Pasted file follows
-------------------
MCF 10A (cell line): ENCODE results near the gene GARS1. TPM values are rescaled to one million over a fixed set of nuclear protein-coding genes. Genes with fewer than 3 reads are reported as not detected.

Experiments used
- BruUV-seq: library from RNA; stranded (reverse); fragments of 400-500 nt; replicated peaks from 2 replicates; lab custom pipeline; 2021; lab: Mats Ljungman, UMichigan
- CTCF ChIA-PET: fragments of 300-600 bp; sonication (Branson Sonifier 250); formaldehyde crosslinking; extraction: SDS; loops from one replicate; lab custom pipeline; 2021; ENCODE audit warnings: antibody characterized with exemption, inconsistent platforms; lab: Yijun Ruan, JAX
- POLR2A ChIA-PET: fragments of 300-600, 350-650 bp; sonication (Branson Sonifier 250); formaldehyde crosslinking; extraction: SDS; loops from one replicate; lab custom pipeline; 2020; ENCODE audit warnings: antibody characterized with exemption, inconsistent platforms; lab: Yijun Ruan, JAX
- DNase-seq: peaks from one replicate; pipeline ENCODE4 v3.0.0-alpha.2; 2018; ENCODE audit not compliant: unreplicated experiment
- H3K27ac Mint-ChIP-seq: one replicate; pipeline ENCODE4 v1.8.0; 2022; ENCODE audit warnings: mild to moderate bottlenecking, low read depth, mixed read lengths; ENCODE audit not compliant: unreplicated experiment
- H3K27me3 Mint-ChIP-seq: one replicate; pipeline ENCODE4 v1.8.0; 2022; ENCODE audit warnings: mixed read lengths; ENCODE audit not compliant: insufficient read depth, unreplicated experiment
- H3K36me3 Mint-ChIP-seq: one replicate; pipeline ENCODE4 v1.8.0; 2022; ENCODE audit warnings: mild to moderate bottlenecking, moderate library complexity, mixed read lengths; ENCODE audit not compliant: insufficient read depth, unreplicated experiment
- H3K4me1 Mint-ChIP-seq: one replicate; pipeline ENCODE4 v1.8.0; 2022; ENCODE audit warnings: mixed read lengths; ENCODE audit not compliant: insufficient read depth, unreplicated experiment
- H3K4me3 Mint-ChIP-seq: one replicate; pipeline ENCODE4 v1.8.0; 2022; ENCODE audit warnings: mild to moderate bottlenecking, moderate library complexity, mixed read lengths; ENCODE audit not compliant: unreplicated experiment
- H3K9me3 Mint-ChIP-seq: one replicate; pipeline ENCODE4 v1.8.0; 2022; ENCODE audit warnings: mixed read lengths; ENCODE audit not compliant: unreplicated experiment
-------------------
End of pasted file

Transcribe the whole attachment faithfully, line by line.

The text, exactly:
MCF 10A (cell line): ENCODE results near the gene GARS1. TPM values are rescaled to one million over a fixed set of nuclear protein-coding genes. Genes with fewer than 3 reads are reported as not detected.

Experiments used
- BruUV-seq: library from RNA; stranded (reverse); fragments of 400-500 nt; replicated peaks from 2 replicates; lab custom pipeline; 2021; lab: Mats Ljungman, UMichigan
- CTCF ChIA-PET: fragments of 300-600 bp; sonication (Branson Sonifier 250); formaldehyde crosslinking; extraction: SDS; loops from one replicate; lab custom pipeline; 2021; ENCODE audit warnings: antibody characterized with exemption, inconsistent platforms; lab: Yijun Ruan, JAX
- POLR2A ChIA-PET: fragments of 300-600, 350-650 bp; sonication (Branson Sonifier 250); formaldehyde crosslinking; extraction: SDS; loops from one replicate; lab custom pipeline; 2020; ENCODE audit warnings: antibody characterized with exemption, inconsistent platforms; lab: Yijun Ruan, JAX
- DNase-seq: peaks from one replicate; pipeline ENCODE4 v3.0.0-alpha.2; 2018; ENCODE audit not compliant: unreplicated experiment
- H3K27ac Mint-ChIP-seq: one replicate; pipeline ENCODE4 v1.8.0; 2022; ENCODE audit warnings: mild to moderate bottlenecking, low read depth, mixed read lengths; ENCODE audit not compliant: unreplicated experiment
- H3K27me3 Mint-ChIP-seq: one replicate; pipeline ENCODE4 v1.8.0; 2022; ENCODE audit warnings: mixed read lengths; ENCODE audit not compliant: insufficient read depth, unreplicated experiment
- H3K36me3 Mint-ChIP-seq: one replicate; pipeline ENCODE4 v1.8.0; 2022; ENCODE audit warnings: mild to moderate bottlenecking, moderate library complexity, mixed read lengths; ENCODE audit not compliant: insufficient read depth, unreplicated experiment
- H3K4me1 Mint-ChIP-seq: one replicate; pipeline ENCODE4 v1.8.0; 2022; ENCODE audit warnings: mixed read lengths; ENCODE audit not compliant: insufficient read depth, unreplicated experiment
- H3K4me3 Mint-ChIP-seq: one replicate; pipeline ENCODE4 v1.8.0; 2022; ENCODE audit warnings: mild to moderate bottlenecking, moderate library complexity, mixed read lengths; ENCODE audit not compliant: unreplicated experiment
- H3K9me3 Mint-ChIP-seq: one replicate; pipeline ENCODE4 v1.8.0; 2022; ENCODE audit warnings: mixed read lengths; ENCODE audit not compliant: unreplicated experiment